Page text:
There’s an alligator loose in Chicago, experts can’t catch it

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An alligator floats in the Humboldt Park Lagoon, Tuesday, July 9, 2019, in Chicago. Officials couldn’t say how the creature got there, but traps are being placed around the lagoon in hopes the animal will swim into one and be safely removed. (Armando L. Sanchez/Chicago Tribune via AP)

CHICAGO (WBBM) — A reptile expert known as “Alligator Bob” is continuing his search for a 4-foot alligator in the lagoon at Humboldt Park, after the toothy reptile was spotted in the water on Tuesday.

A volunteer animal expert from the Chicago Herpetological Society, Alligator Bob set out humane traps overnight, after spending hours Tuesday paddling around the lagoon, trying to trap the gator.

Illinois Department of Natural Resources Conservation Police and Chicago Animal Care and Control teams also helped check the shores of the lagoon, but have not had any luck trapping the alligator.

It was first spotted early Tuesday morning. Chicago police have said a pet owner might have released the alligator into the pond.

“People go to southern states, they buy a stupid little alligator, think it is adorable, and they bring it home. And it’s six inches long. The next year it’s two feet. In the next year three feet, and then it can bite you and tear some serious flesh,” said Alligator Bob.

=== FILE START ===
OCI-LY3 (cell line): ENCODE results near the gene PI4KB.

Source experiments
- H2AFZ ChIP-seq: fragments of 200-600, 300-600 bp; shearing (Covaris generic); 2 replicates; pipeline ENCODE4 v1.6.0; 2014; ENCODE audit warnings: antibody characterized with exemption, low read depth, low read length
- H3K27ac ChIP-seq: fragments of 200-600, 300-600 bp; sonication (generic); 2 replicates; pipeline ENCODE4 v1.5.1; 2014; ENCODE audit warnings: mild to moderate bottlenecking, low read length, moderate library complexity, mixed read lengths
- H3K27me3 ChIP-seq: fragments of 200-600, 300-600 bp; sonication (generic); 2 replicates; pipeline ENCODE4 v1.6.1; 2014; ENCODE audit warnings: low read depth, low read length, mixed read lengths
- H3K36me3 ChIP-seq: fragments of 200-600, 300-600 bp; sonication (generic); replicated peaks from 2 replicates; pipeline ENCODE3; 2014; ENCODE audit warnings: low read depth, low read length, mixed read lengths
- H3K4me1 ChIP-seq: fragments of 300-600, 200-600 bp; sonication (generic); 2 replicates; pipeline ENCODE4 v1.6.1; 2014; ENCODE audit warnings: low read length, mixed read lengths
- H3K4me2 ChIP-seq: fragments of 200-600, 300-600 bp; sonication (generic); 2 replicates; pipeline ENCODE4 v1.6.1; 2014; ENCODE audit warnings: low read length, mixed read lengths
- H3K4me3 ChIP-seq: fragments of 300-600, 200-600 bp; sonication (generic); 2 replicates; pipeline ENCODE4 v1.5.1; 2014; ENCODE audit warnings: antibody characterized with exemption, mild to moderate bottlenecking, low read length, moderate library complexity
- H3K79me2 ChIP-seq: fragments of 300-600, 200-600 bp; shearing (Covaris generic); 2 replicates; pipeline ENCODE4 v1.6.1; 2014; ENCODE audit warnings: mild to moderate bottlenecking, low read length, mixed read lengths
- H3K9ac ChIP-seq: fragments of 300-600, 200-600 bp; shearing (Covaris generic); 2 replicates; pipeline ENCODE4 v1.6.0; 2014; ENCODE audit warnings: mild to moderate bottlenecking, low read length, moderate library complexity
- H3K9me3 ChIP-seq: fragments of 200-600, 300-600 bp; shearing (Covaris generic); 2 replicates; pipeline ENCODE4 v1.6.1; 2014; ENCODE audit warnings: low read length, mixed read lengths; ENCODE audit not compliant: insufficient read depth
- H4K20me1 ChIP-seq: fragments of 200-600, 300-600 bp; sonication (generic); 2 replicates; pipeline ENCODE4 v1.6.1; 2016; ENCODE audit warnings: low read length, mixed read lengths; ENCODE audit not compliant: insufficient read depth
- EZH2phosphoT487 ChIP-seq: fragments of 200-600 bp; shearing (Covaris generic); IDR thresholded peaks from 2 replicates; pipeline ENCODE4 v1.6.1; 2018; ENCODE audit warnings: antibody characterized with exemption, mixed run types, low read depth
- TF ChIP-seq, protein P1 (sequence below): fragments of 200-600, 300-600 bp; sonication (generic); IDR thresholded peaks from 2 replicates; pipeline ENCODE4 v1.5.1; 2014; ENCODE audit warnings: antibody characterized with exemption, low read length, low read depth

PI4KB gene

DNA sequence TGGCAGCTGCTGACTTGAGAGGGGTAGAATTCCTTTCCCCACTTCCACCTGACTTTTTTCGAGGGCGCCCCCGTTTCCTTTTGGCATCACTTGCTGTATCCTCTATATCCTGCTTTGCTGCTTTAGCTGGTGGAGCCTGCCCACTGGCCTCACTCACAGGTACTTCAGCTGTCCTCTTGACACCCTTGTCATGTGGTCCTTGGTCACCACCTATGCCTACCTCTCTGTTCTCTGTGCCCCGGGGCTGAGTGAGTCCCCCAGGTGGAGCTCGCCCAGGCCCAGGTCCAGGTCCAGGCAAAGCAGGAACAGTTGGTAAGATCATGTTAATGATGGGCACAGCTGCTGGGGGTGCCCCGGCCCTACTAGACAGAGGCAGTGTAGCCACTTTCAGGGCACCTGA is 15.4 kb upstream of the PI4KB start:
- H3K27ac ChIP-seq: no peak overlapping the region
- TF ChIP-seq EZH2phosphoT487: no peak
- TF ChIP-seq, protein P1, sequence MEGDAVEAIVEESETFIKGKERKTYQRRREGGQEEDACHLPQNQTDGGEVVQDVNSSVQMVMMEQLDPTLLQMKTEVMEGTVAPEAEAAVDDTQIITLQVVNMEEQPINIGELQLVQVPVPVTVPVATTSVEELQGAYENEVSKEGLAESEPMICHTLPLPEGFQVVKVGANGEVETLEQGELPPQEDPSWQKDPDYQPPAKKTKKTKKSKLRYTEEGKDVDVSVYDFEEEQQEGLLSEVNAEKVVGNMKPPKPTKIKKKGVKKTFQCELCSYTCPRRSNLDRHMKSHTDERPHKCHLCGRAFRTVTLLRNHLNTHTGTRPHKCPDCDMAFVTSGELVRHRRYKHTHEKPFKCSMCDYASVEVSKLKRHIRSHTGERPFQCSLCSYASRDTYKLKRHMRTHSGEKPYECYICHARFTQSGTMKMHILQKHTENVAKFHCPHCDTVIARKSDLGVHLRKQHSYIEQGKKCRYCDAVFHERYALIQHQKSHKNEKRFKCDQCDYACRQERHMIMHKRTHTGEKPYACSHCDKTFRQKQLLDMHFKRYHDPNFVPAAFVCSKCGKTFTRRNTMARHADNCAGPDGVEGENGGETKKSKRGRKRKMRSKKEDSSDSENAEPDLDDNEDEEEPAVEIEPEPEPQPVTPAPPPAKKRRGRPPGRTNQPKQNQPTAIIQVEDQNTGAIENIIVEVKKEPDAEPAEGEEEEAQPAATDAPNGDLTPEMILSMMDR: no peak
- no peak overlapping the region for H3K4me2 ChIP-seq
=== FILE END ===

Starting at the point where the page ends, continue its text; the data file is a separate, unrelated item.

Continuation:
Although it was spotted swimming around in the lagoon again around 2:30 a.m. Wednesday, Alligator Bob said it could take days to catch the reptile.

“When I get near him with a net or a noose or something, he’s – the closest I’ve got is 40 feet – so he’s scared,” he said. “Every time we got near him, he played the submarine, and went buried down. Then we can’t find him. The water’s too murky to see him. If it was clear, we’d have a better chance.”

When the alligator eventually is trapped, it will be taken to an animal sanctuary or zoo so it can be quarantined and examined by a veterinarian.

Chicago Animal Care & Control executive director Kelley Gandurski said, because the alligator isn’t indigenous to Illinois, it will need a warmer climate to survive long-term.

In a separate incident in October of 2018, CBS 2 reported a kayaker out fishing for salmon on Lake Michigan found a four-foot long American alligator.

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